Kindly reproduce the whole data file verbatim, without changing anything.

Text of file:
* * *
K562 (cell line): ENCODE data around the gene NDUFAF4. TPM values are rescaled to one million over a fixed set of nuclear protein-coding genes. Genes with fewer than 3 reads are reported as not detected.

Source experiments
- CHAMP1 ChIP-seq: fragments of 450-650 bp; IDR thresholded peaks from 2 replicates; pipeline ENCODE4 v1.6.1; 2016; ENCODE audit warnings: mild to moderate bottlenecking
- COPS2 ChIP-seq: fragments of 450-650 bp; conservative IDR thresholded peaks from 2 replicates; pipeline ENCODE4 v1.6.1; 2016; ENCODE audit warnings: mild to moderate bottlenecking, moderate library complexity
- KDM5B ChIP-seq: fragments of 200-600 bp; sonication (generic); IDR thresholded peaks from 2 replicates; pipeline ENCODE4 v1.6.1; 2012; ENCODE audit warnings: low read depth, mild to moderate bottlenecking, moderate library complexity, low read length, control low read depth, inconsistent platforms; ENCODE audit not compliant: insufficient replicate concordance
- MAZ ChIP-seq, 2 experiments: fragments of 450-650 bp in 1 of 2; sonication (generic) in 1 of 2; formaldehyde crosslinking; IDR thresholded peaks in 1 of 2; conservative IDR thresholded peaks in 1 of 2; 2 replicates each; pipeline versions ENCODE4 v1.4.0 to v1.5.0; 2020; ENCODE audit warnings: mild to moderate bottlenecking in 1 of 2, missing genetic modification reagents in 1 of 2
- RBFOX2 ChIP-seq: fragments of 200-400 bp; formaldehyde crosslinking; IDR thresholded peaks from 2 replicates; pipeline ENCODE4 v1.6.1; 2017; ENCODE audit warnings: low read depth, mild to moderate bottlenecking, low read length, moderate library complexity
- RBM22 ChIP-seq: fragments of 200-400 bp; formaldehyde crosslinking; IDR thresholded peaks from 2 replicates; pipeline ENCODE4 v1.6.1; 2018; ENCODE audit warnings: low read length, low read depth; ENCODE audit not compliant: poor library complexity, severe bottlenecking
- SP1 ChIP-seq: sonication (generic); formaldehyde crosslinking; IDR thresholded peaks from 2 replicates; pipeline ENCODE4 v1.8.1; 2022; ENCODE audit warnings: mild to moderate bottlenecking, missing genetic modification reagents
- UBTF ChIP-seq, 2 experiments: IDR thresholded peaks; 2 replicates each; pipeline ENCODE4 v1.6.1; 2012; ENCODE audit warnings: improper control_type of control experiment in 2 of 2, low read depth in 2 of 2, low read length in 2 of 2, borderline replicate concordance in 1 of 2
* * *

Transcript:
K562 (cell line): ENCODE data around the gene NDUFAF4. TPM values are rescaled to one million over a fixed set of nuclear protein-coding genes. Genes with fewer than 3 reads are reported as not detected.

Source experiments
- CHAMP1 ChIP-seq: fragments of 450-650 bp; IDR thresholded peaks from 2 replicates; pipeline ENCODE4 v1.6.1; 2016; ENCODE audit warnings: mild to moderate bottlenecking
- COPS2 ChIP-seq: fragments of 450-650 bp; conservative IDR thresholded peaks from 2 replicates; pipeline ENCODE4 v1.6.1; 2016; ENCODE audit warnings: mild to moderate bottlenecking, moderate library complexity
- KDM5B ChIP-seq: fragments of 200-600 bp; sonication (generic); IDR thresholded peaks from 2 replicates; pipeline ENCODE4 v1.6.1; 2012; ENCODE audit warnings: low read depth, mild to moderate bottlenecking, moderate library complexity, low read length, control low read depth, inconsistent platforms; ENCODE audit not compliant: insufficient replicate concordance
- MAZ ChIP-seq, 2 experiments: fragments of 450-650 bp in 1 of 2; sonication (generic) in 1 of 2; formaldehyde crosslinking; IDR thresholded peaks in 1 of 2; conservative IDR thresholded peaks in 1 of 2; 2 replicates each; pipeline versions ENCODE4 v1.4.0 to v1.5.0; 2020; ENCODE audit warnings: mild to moderate bottlenecking in 1 of 2, missing genetic modification reagents in 1 of 2
- RBFOX2 ChIP-seq: fragments of 200-400 bp; formaldehyde crosslinking; IDR thresholded peaks from 2 replicates; pipeline ENCODE4 v1.6.1; 2017; ENCODE audit warnings: low read depth, mild to moderate bottlenecking, low read length, moderate library complexity
- RBM22 ChIP-seq: fragments of 200-400 bp; formaldehyde crosslinking; IDR thresholded peaks from 2 replicates; pipeline ENCODE4 v1.6.1; 2018; ENCODE audit warnings: low read length, low read depth; ENCODE audit not compliant: poor library complexity, severe bottlenecking
- SP1 ChIP-seq: sonication (generic); formaldehyde crosslinking; IDR thresholded peaks from 2 replicates; pipeline ENCODE4 v1.8.1; 2022; ENCODE audit warnings: mild to moderate bottlenecking, missing genetic modification reagents
- UBTF ChIP-seq, 2 experiments: IDR thresholded peaks; 2 replicates each; pipeline ENCODE4 v1.6.1; 2012; ENCODE audit warnings: improper control_type of control experiment in 2 of 2, low read depth in 2 of 2, low read length in 2 of 2, borderline replicate concordance in 1 of 2